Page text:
Cooking wild hog is a bit different from cooking a domestic porker, but the results can be just as delicious.

First of all there is little or no marbling of fat. Wild hog is more akin to venison in this respect, so it tends to cook a little on the dry side. A long, slow smoke of big pieces — like half a hog — produces great results.

The best “eating size” hog weighs between from 50 to 100 pounds on the hoof. Bigger sows are OK, but boars tend to be musky after maturing. Smaller piglets, split and cooked whole, are excellent.

While domestic, store-bought pork can be eaten safely at lower temperatures, wild hog meat should be cooked to an internal temperature of 150-160 degrees to be on the safe side. Pork to be cooked for pulling should reach 195 degrees over a long, slow cooking process. At 195 degree, the collagen in meat breaks down, creating the tenderness needed for it to be pulled.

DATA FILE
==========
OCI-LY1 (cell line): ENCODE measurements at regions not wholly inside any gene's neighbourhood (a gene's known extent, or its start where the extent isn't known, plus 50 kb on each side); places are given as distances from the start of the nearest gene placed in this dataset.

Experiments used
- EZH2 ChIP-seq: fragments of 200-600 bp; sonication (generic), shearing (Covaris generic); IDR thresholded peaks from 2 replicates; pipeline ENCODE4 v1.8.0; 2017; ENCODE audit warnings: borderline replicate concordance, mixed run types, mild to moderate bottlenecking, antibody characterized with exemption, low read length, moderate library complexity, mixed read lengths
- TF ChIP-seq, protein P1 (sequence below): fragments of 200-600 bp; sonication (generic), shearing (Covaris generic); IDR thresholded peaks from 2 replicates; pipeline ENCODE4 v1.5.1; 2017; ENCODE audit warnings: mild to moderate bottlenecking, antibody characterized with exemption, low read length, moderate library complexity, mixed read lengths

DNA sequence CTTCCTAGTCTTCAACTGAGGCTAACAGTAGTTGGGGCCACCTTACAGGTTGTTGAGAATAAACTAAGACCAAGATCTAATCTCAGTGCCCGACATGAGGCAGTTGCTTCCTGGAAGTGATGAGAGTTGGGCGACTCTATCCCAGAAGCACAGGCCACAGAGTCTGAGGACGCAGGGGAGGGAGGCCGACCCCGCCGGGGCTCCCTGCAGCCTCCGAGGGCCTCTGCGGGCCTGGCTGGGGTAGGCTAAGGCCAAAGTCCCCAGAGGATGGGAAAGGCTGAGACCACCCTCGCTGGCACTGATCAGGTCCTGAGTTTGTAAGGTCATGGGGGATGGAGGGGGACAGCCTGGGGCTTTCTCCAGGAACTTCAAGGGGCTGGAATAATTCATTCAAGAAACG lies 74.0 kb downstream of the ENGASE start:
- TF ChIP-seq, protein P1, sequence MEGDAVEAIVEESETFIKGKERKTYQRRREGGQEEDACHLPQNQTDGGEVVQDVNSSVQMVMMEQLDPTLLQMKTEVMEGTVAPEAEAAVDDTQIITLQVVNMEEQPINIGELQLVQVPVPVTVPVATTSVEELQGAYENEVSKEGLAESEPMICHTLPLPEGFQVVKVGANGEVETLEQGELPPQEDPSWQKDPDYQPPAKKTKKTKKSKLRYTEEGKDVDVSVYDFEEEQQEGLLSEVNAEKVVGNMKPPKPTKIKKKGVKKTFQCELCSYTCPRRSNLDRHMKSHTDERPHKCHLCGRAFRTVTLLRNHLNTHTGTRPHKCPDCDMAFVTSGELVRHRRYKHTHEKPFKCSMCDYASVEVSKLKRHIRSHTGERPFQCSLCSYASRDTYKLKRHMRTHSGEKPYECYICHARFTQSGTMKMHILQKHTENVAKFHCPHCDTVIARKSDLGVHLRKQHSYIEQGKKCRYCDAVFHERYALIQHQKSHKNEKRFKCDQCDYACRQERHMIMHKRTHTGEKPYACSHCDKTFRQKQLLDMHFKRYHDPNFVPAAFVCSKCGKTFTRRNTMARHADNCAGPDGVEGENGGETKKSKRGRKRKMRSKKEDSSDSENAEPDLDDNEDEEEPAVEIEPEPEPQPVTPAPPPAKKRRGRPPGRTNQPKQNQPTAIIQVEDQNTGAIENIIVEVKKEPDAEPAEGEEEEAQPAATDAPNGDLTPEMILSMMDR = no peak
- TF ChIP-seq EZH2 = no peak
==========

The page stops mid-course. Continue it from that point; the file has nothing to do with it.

A popular use of wild hog is processed sausage, either ground or smoked, and many processors will accept a pig. Many hunters will mix wild hog and deer together in their smoked sausage with excellent results.

Barbecue Boar


2 pounds boneless shoulder or butt

½ pound bacon

1 cup chopped onions

2 cloves of garlic

1 cup ketchup

½ cup red wine vinegar

¼ cup Worcestershire sauce

¼ cup brown sugar

Rice, salt and pepper


Cut pork into 1-inch cubes. Cook bacon until crips in a heavy pan or Dutch oven, cook bacon until crisp.

Remove bacon, crumble and set aside.

In a bowl, mix other ingredients, except pork and rice.

Brown pork in bacon drippings. Add bowl of ingredients to pork. Stir well. Cover and simmer for about 1 hour, or until meat is tender. Stir occasionally.

Prepare rice, and serve meat over rice.